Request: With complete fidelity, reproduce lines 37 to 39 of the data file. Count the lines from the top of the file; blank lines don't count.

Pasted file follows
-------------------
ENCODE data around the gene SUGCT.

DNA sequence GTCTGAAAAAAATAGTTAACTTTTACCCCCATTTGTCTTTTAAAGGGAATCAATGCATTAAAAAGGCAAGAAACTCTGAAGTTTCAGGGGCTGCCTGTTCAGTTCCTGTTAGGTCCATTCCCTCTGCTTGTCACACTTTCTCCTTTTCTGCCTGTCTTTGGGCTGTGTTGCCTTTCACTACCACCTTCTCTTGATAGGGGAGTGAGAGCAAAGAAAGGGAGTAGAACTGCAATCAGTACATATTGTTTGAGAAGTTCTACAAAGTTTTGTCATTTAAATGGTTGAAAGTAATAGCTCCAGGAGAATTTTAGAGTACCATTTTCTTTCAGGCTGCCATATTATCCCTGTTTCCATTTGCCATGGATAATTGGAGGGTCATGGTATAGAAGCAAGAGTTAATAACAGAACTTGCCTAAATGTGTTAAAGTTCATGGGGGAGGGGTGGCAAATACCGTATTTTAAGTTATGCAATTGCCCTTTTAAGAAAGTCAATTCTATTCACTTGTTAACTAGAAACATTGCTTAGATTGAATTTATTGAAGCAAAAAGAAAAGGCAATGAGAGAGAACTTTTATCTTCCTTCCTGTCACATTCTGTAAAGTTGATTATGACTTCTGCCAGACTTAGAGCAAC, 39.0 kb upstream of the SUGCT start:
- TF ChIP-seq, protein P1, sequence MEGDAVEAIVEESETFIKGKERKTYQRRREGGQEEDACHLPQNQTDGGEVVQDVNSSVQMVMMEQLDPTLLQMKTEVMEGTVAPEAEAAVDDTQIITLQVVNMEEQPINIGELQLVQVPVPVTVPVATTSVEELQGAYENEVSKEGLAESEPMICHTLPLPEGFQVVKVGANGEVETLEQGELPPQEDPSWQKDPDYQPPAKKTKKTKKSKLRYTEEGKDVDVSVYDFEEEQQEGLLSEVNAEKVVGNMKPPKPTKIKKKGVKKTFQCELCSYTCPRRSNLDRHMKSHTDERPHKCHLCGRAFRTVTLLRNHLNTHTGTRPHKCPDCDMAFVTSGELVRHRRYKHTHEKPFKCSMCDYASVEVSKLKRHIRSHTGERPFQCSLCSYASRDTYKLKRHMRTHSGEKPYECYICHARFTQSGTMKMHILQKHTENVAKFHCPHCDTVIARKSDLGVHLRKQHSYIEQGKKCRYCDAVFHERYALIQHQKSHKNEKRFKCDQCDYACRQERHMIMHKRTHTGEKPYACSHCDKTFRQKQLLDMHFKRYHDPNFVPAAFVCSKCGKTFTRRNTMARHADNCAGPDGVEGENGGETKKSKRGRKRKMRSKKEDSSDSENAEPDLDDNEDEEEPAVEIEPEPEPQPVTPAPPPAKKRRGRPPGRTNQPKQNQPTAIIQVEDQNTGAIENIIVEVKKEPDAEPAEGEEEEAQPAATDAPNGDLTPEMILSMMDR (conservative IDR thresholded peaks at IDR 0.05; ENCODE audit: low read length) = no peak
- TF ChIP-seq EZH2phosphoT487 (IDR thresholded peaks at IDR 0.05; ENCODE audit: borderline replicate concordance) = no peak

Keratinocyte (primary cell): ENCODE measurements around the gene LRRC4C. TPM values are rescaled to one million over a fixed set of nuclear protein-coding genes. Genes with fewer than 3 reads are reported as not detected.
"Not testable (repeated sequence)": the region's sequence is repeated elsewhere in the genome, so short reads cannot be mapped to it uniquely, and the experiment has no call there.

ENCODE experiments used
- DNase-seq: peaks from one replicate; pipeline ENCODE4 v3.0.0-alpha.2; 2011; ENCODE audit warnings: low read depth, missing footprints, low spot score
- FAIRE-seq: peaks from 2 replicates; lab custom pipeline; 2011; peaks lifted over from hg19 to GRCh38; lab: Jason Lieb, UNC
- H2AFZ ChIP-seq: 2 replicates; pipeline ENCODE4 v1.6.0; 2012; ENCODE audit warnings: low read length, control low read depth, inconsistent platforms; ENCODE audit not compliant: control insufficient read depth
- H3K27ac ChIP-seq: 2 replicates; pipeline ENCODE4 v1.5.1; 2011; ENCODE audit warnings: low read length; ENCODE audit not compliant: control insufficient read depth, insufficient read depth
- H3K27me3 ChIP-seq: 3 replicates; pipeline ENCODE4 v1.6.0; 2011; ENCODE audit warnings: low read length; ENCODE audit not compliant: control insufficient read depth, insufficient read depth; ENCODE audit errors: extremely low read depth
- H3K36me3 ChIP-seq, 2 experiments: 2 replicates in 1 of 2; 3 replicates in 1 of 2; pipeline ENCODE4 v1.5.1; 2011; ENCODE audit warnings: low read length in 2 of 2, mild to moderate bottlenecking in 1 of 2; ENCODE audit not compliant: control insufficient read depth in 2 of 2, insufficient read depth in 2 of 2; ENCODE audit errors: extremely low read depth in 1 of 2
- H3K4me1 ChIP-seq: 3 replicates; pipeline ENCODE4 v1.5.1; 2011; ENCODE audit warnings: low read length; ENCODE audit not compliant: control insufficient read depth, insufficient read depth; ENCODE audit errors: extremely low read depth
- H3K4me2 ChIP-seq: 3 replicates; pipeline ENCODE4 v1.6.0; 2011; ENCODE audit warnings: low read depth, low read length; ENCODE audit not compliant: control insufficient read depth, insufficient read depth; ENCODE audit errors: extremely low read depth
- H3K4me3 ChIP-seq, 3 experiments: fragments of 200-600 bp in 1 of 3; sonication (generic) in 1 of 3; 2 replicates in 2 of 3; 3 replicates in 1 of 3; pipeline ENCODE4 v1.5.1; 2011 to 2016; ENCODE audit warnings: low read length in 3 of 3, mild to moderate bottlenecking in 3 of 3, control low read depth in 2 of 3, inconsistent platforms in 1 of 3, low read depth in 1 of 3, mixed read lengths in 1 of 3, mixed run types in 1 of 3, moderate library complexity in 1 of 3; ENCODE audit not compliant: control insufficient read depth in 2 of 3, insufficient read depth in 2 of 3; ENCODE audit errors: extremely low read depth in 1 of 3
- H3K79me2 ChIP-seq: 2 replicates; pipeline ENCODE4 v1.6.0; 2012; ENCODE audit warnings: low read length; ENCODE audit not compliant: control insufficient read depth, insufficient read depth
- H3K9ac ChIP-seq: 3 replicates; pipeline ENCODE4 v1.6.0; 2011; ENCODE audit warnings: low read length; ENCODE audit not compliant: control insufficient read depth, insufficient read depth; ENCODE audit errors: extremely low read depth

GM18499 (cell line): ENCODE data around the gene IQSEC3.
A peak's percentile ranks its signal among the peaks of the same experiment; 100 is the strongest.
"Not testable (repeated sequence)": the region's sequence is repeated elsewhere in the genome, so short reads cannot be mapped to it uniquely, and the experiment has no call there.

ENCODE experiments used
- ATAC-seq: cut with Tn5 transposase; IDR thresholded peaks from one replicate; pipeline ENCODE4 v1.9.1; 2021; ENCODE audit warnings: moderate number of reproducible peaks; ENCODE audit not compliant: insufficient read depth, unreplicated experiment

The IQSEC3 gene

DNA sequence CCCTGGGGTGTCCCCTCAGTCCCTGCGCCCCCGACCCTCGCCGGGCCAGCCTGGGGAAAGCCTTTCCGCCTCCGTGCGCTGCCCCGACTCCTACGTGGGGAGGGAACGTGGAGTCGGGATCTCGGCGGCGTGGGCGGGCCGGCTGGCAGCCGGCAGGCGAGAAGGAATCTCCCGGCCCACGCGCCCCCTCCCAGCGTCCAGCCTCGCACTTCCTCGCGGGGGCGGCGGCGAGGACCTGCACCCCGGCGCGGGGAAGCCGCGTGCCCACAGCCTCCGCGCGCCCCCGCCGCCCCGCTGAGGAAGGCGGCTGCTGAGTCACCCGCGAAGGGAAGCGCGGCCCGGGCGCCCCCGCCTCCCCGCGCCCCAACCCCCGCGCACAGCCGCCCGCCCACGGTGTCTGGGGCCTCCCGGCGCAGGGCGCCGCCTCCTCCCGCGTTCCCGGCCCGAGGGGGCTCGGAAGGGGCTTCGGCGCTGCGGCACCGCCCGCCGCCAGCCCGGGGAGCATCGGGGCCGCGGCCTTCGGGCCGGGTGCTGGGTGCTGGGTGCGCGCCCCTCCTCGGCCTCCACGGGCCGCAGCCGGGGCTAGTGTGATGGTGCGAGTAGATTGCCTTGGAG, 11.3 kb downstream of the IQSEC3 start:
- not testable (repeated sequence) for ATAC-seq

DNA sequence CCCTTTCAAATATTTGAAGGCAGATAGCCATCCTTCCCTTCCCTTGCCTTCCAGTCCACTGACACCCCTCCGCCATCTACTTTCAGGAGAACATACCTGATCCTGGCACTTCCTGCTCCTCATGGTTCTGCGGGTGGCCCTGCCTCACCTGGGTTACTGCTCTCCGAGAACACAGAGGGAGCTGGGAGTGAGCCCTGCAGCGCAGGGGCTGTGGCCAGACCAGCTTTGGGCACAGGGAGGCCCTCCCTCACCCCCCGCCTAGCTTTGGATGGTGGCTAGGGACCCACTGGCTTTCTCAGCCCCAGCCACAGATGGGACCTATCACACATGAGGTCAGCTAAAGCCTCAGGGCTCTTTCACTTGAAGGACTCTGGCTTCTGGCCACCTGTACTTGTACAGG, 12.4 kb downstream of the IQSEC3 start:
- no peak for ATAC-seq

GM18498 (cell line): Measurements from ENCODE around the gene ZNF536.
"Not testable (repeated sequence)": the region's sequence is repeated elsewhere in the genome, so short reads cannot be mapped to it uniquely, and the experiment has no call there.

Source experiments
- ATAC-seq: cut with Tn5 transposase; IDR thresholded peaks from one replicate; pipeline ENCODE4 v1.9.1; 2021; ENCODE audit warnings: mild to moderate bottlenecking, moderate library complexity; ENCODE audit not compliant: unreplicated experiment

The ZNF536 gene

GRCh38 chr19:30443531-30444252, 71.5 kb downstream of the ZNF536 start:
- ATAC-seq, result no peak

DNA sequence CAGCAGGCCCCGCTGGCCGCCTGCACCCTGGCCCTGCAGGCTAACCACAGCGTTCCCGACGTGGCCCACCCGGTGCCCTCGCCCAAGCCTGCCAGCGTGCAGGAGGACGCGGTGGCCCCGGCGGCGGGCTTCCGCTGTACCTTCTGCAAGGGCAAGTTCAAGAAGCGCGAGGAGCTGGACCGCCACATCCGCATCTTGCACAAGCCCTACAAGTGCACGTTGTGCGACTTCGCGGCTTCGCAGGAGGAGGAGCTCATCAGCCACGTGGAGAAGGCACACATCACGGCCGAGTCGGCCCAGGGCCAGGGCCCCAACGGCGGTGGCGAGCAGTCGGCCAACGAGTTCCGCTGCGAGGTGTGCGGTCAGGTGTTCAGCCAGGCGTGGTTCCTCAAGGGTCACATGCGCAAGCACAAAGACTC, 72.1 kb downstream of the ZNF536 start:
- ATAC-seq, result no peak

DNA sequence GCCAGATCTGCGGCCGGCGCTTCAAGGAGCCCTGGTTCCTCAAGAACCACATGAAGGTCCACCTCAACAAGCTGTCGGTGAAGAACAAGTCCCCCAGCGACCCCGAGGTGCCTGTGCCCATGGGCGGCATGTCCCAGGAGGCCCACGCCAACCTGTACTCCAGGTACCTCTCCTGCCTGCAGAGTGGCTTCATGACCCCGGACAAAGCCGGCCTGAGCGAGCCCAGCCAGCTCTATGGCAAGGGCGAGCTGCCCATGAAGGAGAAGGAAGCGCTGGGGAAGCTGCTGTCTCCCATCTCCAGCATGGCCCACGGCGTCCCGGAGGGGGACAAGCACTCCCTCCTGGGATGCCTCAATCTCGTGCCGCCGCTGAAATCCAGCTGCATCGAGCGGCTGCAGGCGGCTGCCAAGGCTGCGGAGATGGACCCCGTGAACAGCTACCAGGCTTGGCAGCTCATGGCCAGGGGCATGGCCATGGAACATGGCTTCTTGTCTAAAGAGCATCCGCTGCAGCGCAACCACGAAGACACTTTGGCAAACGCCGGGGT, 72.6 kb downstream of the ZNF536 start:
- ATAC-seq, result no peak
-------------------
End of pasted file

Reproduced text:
- ATAC-seq, result no peak

DNA sequence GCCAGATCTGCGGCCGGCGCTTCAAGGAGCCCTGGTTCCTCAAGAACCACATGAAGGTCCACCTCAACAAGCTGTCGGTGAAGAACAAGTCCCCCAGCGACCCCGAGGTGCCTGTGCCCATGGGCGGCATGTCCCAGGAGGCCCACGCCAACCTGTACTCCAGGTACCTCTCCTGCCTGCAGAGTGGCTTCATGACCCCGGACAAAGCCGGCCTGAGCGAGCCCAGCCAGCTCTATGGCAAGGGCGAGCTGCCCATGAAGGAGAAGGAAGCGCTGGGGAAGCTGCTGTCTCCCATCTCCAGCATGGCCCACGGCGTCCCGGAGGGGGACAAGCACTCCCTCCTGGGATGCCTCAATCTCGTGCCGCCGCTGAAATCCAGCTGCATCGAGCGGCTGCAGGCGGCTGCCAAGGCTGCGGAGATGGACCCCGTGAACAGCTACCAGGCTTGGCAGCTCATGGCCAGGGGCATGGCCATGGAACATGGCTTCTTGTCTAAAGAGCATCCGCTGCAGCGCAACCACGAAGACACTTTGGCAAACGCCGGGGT, 72.6 kb downstream of the ZNF536 start:
- ATAC-seq, result no peak